Dr Gang Liu, recipient of the inaugural CREATE Hope Scientific Fellowship in Pulmonary Fibrosis (PF) sat down with the PACT team to discuss his project “Extracellular proteins regulate inflammation and fibrosis in pulmonary fibrosis”.
Tell us a bit about yourself and why you chose PF as your research area:
I am the leader of the fibrosis node in the Centre for Inflammation at University of Technology (UTS) and Centenary Institute. I am also a lecturer, teaching the immunology of respiratory diseases at UTS. Previously, I obtained my PhD, then worked for four years as a postdoc research fellow in fibrosis and respiratory diseases at the Hunter Medical Research Institute and University of Newcastle.
I have been passionate about research into Pulmonary Fibrosis since my PhD. PF is a severe disease which affects about 1 in 10,000 Australians, however current therapies have limited efficacy and do not reverse or halt the disease. My research aims to further understand the mechanisms of Pulmonary Fibrosis and develop new therapeutic options for this severe disease to ultimately save lives.
Describe your clinical research project in a couple of sentences:
Extracellular matrix (ECM) proteins are a group of molecules, such as collagen, which support lung tissue structure. Abnormal deposition of ECM leads to irreversible structural changes in lungs that then develop Pulmonary Fibrosis. My research targets ECM proteins, aiming to reduce inflammation and fibrosis in Pulmonary Fibrosis patients.
Tell us how this project came about:
ECM proteins in Idiopathic Pulmonary Fibrosis (IPF) were a major focus of my PhD study in Prof Phil Hansbro’s lab, from 2011. In my research I was trying to explore how ECM proteins control structural changes in the lung, however we accidently, and excitingly, made the novel finding that these molecules also regulate inflammation in lung diseases. In further work supported by Lung Foundation Australia I have found more evidence that ECM proteins control both inflammation and fibrosis in IPF. In my current project I a seeking further understanding of the role of ECM proteins in Pulmonary Fibrosis.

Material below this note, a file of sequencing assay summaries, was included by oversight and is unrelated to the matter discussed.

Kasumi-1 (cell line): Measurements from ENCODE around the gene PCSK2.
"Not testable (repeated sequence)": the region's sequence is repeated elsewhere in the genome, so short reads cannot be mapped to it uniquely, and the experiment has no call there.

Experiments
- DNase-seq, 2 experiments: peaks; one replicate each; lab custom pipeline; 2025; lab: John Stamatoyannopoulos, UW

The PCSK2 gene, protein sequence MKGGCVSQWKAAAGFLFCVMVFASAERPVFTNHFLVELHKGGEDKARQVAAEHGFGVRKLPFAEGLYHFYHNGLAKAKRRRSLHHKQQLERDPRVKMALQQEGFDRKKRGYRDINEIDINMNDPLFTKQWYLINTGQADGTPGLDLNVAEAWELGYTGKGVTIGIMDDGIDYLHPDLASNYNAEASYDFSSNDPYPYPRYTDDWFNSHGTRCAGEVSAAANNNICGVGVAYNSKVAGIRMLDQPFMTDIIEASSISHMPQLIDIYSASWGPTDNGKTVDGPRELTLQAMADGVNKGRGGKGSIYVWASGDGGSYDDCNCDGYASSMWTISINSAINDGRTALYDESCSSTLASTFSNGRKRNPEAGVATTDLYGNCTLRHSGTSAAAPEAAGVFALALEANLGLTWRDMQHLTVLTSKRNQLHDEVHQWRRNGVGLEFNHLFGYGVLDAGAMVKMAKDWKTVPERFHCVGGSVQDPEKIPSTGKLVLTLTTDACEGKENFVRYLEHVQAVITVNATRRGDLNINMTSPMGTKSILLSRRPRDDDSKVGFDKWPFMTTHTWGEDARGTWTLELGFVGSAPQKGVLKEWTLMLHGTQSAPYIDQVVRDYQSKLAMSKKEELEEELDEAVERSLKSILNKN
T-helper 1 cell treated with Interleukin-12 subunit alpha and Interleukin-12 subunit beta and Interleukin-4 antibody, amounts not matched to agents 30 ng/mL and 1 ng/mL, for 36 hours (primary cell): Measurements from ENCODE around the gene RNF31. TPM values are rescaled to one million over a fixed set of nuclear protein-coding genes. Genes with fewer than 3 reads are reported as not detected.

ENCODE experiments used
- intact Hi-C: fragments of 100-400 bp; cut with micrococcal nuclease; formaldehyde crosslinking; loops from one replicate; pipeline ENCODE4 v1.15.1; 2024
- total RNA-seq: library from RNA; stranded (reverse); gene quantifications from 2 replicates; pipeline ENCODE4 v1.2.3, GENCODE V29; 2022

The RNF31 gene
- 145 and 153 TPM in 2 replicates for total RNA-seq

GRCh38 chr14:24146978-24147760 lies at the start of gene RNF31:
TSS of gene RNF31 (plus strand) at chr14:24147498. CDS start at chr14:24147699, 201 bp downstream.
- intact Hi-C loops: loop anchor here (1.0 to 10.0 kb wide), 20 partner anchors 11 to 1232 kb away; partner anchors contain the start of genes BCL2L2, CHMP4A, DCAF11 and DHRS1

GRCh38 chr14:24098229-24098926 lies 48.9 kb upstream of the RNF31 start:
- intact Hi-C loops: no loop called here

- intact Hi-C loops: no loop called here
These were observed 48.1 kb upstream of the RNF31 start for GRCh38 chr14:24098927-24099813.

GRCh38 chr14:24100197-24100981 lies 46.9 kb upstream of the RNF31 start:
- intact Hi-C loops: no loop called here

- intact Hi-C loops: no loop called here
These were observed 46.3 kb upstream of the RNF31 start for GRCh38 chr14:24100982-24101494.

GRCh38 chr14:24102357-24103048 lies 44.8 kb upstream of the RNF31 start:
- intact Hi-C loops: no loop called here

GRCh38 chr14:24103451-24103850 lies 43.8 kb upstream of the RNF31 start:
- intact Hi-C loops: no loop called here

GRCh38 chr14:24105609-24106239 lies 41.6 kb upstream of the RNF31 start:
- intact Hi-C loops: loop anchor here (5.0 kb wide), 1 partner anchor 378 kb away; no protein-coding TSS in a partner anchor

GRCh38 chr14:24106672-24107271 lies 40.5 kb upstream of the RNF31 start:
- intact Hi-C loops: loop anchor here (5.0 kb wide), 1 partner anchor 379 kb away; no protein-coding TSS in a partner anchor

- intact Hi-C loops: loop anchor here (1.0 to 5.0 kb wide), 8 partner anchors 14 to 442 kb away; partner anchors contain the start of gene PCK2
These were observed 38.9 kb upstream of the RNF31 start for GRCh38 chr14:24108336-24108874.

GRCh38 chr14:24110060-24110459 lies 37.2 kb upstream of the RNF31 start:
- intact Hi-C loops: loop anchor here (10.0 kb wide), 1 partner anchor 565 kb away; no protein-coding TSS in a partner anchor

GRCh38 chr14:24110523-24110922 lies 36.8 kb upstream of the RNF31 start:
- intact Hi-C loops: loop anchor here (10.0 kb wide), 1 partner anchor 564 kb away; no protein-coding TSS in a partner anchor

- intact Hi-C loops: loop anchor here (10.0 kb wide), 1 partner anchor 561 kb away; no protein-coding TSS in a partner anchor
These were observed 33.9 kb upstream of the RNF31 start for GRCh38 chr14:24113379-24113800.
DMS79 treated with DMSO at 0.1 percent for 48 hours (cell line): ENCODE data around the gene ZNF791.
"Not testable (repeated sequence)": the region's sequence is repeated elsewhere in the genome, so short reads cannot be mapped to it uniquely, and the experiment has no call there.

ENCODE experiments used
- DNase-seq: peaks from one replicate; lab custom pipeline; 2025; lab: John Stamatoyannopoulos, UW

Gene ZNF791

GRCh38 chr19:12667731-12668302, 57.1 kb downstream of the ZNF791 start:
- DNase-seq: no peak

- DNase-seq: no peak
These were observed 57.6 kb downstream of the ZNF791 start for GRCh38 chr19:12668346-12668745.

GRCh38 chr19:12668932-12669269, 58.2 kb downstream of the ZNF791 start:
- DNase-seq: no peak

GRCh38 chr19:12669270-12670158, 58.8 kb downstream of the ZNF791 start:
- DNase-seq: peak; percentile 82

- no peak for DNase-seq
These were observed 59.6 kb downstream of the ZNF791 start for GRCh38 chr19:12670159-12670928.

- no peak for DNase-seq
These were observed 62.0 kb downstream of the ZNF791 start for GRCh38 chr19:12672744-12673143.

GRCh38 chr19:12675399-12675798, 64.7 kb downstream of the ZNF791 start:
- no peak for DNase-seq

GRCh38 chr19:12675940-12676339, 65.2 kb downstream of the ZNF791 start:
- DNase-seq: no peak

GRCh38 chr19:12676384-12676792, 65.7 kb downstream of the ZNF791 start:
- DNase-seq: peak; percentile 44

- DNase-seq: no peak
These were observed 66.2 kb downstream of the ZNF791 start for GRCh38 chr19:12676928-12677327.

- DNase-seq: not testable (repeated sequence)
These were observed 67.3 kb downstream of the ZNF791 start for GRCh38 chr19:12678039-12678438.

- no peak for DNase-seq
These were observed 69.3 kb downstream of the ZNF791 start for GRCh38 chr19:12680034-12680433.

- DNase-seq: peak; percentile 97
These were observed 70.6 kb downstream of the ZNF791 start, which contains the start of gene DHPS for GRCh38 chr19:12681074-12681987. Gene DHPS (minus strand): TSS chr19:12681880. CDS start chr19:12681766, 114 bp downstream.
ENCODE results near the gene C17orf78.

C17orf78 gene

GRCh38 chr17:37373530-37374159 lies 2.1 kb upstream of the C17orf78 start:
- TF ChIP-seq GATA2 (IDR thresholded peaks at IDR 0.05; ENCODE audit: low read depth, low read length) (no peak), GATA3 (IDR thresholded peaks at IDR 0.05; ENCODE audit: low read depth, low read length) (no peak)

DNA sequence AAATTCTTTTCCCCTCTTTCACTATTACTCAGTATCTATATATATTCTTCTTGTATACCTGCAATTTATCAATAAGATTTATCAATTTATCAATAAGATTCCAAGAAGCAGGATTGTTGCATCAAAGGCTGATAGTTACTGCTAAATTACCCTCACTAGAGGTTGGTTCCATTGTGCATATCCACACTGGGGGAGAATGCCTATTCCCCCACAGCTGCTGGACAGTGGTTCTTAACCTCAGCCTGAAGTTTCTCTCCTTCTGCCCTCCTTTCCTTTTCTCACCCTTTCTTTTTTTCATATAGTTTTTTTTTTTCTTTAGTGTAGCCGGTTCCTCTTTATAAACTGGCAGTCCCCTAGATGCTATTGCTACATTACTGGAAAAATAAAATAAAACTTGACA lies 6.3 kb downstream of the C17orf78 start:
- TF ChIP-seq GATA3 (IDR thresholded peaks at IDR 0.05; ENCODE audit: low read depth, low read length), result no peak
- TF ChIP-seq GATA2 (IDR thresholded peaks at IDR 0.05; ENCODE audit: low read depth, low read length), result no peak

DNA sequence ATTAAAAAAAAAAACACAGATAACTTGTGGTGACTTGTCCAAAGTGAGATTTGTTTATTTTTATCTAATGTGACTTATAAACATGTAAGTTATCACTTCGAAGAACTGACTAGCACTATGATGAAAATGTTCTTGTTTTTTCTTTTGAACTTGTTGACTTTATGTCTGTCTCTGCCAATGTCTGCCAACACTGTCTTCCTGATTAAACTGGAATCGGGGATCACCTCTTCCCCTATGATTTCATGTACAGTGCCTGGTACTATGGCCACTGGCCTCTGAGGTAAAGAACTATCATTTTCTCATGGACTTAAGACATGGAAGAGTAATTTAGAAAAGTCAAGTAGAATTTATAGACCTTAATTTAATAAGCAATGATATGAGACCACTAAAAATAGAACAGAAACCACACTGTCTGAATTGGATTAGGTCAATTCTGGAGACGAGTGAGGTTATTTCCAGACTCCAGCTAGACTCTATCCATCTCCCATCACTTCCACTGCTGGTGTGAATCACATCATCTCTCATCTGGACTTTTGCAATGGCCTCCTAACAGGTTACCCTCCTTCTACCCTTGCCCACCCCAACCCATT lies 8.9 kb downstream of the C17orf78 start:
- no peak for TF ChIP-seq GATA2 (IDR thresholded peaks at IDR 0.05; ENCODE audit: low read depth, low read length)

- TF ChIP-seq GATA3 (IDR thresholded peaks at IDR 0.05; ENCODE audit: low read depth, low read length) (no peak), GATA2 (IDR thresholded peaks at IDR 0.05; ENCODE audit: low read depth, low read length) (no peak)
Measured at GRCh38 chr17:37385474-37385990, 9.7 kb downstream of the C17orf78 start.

What do you hope this project will achieve?
I hope we will find that ECM proteins act on specific types of inflammatory cells and regulate their movement and behaviour in Pulmonary Fibrosis. Therapeutic targeting of ECM proteins will ultimately lead to a new treatment option for Pulmonary Fibrosis.
What has been the biggest challenge of the project so far?
Animal research models are one of the important tools for the study of Pulmonary Fibrosis. We have established several models that develop all the features of lung fibrosis, however the biggest challenge is to find the best model which represents irreversible tissue remodelling in Pulmonary Fibrosis. Also, it has been difficult to obtain patient samples during COVID-19. The biobank of the Australian Idiopathic Pulmonary Fibrosis Registry will support us for this project and hopefully this will overcome this challenge.
The people working on this project are:
As the leader of fibrosis node at Centre for Inflammation at UTS/Centenary Institute, I will be the lead researcher on this project. Dr Ashleigh Philp will be the key group member for this project. I also have ongoing support from Prof Phil Hansbro, Prof Janette Burgess and A/Prof Tamera Corte.
What do you see as the biggest evidence gaps in PF care? What are the clinical research priorities?
There are many unknowns in Pulmonary Fibrosis, and the biggest difficulty is to understand why and how people get this disease. Thus, it is important to understand the mechanism of ECM proteins in Pulmonary Fibrosis. This will help us to identify new therapeutic targets for this disease and to guide clinical practice in treating and managing PF.
What will the support of the CREATE Hope Scientific Fellowship mean for your research?
I am grateful to receive the CREATE Hope Scientific fellowship, which will allow me to fully focus my career on Pulmonary Fibrosis research. It will also help me to expand my project to new perspectives in Pulmonary Fibrosis and this will help me to obtain further competitive national and international research funding, from funding bodies such as NHMRC, Australian Research Council and National Institute of Health.